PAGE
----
“Lesson No. 1: Don’t underestimate the other guy’s greed. Lesson No. 2: Don’t get high on your own supply.” — From the 1983 movie Scarface
President Barack Obama is worse than the corner crack dealer who tells kids, “The first hit is free.” Instead of getting a neighborhood addicted to cocaine, he has the Nation hooked on cheap money.
It all worked out perfectly well — for Obama, that is. He won his Nobel Peace Prize, gave the economy its “fix,” was re-elected President and is assured of having inner city-schools named after him for the next century. Mission accomplished for the egomaniacal President.
For you and me, the nightmare is just beginning. And we will look back and say it began on June 19, when Federal Reserve Chairman Ben Bernanke suggested he is going to wean the economy off cheap cash.
Currently, the Fed is spending $85 billion every month to buy debt that Uncle Sam can’t sell to anyone else. Bernanke had the audacity to suggest the Fed may start winding down its stimulus program because the markets are strong enough to stand on their own.
Wall Street financiers are savvy. When they heard those words, they felt the way Charlie Sheen feels when walking into the doors of a rehab clinic.
The market understands that the days of high times are over. Its sudden awakening erased 500 points from the Dow Jones industrial average, which in one fell swoop reduced wealth by a couple of hundred billion dollars.
Our Stock Market Nightmare
Sigmund Freud, the father of psychoanalysis, pioneered the understanding of dreams. He also had a cocaine addiction. He found that cocaine helped cure depression.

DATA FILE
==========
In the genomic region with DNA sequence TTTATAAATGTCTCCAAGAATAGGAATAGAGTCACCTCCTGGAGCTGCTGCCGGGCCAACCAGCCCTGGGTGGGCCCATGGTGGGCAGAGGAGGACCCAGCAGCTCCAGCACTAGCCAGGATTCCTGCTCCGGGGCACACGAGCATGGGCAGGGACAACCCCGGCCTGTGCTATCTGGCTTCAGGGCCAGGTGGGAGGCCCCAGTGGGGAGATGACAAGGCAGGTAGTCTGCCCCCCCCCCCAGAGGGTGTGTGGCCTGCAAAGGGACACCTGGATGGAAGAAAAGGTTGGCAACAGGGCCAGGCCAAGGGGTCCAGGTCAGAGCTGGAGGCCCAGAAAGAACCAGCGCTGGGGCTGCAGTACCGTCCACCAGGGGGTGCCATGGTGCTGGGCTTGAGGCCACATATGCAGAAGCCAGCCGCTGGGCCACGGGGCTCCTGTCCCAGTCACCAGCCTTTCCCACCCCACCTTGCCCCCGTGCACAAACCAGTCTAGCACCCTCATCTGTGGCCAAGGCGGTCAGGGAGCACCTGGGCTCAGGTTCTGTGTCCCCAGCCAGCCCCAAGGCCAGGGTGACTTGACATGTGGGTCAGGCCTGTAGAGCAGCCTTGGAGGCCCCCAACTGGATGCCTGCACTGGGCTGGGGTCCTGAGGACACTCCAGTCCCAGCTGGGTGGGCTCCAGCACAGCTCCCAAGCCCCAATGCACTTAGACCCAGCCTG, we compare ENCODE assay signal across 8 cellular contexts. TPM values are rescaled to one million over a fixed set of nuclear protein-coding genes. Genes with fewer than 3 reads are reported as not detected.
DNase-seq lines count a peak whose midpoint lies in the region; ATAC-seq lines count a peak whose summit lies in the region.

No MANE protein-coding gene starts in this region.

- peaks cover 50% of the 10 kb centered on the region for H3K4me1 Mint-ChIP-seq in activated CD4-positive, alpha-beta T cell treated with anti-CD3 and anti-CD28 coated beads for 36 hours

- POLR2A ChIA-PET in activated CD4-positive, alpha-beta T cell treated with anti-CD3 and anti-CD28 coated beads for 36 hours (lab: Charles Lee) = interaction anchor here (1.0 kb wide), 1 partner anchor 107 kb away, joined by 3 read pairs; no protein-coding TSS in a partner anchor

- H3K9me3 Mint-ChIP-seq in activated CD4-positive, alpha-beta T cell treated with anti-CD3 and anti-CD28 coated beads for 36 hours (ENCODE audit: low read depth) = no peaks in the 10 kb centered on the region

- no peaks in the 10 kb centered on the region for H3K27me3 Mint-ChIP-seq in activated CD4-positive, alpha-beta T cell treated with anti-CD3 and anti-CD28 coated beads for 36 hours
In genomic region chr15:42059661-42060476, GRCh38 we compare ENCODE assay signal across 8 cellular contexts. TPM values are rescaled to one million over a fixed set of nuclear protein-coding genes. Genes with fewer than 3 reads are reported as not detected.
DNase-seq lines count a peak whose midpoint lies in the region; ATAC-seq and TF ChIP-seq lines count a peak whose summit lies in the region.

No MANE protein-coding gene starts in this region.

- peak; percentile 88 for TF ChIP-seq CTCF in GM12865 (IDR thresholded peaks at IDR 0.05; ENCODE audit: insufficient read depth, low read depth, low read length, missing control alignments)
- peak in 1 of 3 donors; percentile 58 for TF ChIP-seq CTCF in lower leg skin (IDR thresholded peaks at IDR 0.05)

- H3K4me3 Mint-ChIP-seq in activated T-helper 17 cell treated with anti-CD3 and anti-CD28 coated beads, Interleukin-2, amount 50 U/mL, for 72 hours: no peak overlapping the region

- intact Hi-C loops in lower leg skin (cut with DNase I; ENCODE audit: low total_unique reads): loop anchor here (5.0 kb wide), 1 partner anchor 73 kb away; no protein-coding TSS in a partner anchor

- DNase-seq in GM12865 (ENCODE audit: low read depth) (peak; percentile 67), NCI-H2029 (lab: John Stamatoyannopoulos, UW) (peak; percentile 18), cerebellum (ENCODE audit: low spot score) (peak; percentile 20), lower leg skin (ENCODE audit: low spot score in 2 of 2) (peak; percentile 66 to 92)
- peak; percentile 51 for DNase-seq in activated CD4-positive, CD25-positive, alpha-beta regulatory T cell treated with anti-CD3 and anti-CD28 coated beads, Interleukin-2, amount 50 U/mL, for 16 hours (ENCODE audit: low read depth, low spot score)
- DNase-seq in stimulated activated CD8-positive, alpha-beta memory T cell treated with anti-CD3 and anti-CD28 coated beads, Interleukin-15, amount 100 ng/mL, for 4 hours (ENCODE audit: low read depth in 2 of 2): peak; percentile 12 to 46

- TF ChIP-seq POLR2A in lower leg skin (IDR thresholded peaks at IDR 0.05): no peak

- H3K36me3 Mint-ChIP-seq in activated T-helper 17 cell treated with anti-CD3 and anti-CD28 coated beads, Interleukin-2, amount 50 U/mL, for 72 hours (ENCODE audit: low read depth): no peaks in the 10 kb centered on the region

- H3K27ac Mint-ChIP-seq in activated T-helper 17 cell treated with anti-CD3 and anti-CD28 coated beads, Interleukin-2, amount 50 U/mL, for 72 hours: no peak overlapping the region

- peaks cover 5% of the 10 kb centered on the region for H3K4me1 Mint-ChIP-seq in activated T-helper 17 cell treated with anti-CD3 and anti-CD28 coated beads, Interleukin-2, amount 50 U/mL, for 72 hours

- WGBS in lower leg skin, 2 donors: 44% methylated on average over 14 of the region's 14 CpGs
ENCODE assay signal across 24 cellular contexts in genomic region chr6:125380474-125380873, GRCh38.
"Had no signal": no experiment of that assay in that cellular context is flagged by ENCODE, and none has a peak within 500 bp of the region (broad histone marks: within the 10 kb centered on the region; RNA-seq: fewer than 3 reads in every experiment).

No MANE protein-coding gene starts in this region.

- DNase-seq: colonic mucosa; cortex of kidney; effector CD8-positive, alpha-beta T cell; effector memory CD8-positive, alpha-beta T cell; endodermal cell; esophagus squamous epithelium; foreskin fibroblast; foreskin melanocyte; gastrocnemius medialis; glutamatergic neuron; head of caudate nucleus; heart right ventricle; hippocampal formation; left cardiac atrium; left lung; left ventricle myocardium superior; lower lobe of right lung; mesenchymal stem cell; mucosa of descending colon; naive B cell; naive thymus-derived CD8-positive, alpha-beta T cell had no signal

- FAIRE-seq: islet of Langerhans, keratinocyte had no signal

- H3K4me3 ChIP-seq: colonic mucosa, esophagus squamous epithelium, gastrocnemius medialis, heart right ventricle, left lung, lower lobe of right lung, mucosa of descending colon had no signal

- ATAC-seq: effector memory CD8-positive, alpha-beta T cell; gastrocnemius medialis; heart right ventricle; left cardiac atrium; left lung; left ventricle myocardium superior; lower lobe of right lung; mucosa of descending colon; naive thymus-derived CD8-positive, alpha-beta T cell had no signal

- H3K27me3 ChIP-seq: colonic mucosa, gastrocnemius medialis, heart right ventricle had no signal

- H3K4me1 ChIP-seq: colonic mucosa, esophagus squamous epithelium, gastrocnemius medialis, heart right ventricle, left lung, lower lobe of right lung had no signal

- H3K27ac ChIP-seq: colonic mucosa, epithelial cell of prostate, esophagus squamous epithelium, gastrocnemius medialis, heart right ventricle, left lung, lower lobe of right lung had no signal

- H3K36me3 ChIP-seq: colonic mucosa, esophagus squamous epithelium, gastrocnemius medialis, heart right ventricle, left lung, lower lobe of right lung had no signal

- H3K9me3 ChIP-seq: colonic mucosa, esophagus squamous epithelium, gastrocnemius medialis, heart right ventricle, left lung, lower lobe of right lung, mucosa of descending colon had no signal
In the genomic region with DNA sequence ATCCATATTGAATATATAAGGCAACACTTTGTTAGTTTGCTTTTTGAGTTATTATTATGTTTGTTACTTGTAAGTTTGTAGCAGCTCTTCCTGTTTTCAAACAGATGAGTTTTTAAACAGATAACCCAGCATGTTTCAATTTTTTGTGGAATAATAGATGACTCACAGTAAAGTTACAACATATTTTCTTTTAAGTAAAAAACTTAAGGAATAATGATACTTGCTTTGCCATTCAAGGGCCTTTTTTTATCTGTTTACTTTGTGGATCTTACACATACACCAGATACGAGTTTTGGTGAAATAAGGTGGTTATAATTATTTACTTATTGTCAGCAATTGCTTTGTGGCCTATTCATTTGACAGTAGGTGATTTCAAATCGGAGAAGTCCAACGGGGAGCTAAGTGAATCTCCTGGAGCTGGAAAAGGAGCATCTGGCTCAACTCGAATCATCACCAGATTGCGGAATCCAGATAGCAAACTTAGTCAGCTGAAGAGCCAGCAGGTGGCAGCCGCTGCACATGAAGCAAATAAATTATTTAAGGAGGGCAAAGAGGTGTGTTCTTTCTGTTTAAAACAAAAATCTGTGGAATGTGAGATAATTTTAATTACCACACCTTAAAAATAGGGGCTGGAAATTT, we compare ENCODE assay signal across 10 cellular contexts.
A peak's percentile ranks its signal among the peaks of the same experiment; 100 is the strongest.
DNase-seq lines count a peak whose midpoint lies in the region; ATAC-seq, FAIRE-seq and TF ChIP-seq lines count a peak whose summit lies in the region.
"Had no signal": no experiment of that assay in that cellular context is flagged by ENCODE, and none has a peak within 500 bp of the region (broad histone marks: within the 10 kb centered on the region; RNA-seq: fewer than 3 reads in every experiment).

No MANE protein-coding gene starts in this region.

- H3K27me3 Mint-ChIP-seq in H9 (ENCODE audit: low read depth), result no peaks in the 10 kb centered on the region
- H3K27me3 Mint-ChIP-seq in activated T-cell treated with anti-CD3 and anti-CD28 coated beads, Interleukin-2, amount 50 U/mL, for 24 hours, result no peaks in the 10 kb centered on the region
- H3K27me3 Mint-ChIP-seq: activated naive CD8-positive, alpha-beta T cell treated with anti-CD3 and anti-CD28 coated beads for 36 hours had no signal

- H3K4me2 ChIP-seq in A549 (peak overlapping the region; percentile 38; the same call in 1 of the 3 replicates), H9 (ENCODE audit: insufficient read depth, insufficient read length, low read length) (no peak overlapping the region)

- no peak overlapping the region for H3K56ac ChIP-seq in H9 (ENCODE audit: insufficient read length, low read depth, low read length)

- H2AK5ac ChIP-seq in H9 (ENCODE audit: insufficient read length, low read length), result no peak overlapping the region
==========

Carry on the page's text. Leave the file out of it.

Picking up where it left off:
In an article for CNN, Howard Markel, M.D., Ph.D., author of An Anatomy of Addiction, wrote: “Like so many others, Freud suffered from the most maddening symptom of addiction: the stealthy process by which the addict’s mind conspires to convince that nothing, nothing at all, is askew or dangerous about something that most decidedly is.”
Millions of people went on to find the ecstasy and short-term cure of cocaine. I suspect that many people (perhaps even Obama during his college days) discovered that it worked wonders until they were flat broke and even more depressed then when they started. Perhaps cocaine was Obama’s inspiration to get America hooked to an even stronger substance: cheap money.
The Independent reported in 2009:
Money works like a drug on the human brain – and even just the thought of earning a higher salary gives us a physical buzz, a study has found.
Scientists have discovered that thinking about cash stimulates the reward centres involved in pleasure and the higher the salary – even if it is just imagined – the greater the pleasure generated in the brain.
The results of the study suggest that the human brain is innately susceptible to the illusion of wealth that money can bring. This is known in economics as “money illusion” – when people get fixated on the nominal value of money, rather than on its actual purchasing power.